The Three Little Pigs Never Thought of This!

In my reading on environmentally friendly ways of dealing with housing and renovation, I think I've come across the ultimate: an architect by the name of John Johnston has renovated his own home and used cardboard for the walls between rooms.

Yes, you read that correctly. Cardboard. Apparently, he wasn't the first one to use cardboard as a building material! A Japanese architect by the name of Shigeru Ban was Johnston's inspiration. Ban had made temporary homes out of cardboard tubes for victims of earthquakes who had no shelter. Another architect, Frank Gehry, used cardboard for furniture almost 30 years ago. So Johnston wasn't blazing new ground, amazingly enough.

So how does cardboard stack up? (Sorry -- couldn't resist the pun.) Well, the walls in Johnston's home are panels made of sheets of cardboard folded back multiple times in order to create a sturdy but hollow wall. In turn, each cardboard "panel" is held to the floor by glue. This makes the whole layout of the home easy to change! Just soften the glue, pull up the wall, and move it. The cardboard panels are not attached at the top and there is a gap between the wall and the ceiling. This allows for expansion and contraction, depending on the humidity, without damage to the wall.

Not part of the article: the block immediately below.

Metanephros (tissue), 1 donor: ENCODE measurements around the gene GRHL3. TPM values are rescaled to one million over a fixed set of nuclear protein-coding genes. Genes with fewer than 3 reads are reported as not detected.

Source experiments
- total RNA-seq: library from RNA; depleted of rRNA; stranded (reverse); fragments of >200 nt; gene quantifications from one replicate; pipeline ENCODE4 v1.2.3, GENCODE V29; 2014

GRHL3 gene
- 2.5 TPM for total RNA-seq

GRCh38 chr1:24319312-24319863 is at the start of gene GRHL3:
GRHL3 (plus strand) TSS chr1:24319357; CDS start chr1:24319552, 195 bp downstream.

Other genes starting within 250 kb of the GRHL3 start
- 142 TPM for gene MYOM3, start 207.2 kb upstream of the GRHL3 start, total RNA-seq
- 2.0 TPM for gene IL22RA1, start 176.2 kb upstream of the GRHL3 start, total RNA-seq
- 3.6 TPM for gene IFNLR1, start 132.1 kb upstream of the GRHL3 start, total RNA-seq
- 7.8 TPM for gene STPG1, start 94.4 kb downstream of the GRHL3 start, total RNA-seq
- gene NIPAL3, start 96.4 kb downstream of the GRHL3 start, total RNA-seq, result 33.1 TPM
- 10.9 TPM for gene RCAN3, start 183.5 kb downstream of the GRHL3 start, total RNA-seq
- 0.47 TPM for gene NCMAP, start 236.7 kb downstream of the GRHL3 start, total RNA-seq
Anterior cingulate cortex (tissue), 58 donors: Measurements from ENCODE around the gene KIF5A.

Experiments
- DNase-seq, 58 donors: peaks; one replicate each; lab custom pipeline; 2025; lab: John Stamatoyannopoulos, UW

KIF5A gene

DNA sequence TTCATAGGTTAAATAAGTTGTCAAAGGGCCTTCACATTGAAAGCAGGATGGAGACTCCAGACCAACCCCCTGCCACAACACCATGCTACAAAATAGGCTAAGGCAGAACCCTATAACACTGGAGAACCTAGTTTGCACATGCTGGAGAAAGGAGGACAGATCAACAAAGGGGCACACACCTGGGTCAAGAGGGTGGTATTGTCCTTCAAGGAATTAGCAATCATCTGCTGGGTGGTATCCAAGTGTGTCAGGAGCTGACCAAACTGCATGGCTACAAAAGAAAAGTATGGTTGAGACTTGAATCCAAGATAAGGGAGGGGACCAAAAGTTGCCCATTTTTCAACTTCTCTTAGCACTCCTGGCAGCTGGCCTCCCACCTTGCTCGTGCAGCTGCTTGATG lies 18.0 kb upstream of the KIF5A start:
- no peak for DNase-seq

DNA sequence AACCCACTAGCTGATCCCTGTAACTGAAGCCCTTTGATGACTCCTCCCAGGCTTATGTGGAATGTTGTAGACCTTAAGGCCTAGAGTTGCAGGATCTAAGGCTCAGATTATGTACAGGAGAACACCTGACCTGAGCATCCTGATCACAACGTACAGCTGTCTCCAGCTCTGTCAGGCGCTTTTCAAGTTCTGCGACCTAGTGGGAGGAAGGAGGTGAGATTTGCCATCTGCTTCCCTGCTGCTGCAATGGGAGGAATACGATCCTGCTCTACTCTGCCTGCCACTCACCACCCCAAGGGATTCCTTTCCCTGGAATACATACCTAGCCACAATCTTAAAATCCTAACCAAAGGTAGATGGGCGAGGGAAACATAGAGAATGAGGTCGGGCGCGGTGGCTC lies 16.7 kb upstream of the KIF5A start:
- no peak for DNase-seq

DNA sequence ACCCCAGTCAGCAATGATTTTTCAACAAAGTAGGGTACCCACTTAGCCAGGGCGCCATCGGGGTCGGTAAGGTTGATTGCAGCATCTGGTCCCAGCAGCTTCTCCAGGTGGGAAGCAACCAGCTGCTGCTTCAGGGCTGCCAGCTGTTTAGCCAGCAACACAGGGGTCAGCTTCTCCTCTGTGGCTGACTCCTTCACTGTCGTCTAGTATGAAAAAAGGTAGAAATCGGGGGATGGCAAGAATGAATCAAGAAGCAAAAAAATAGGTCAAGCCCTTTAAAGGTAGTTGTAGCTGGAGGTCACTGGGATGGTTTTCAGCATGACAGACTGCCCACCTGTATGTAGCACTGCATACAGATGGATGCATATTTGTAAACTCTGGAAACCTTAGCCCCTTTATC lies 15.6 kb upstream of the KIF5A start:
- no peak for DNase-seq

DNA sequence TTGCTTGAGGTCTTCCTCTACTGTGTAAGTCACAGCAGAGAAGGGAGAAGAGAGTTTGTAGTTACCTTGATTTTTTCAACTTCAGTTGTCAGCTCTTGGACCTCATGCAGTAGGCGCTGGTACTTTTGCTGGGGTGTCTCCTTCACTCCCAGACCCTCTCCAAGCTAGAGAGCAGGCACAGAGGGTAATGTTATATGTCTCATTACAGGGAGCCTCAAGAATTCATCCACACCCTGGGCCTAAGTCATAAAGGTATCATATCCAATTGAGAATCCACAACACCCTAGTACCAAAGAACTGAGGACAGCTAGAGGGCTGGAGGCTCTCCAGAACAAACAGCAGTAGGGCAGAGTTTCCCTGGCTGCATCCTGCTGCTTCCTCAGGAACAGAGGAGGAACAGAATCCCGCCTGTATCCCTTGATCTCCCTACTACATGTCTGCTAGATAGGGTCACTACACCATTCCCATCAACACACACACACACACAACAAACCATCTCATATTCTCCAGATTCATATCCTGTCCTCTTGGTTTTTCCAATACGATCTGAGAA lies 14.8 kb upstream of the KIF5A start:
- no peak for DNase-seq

The natural colour of cardboard has been made a design element in Johnston's home. The cardboard walls provide a warm brown color, against white "structural" walls which are part of the building.

This approach is a dream for those who like to change their interior design often! Think of it as an eco-friendly way to be trendy.

Michael

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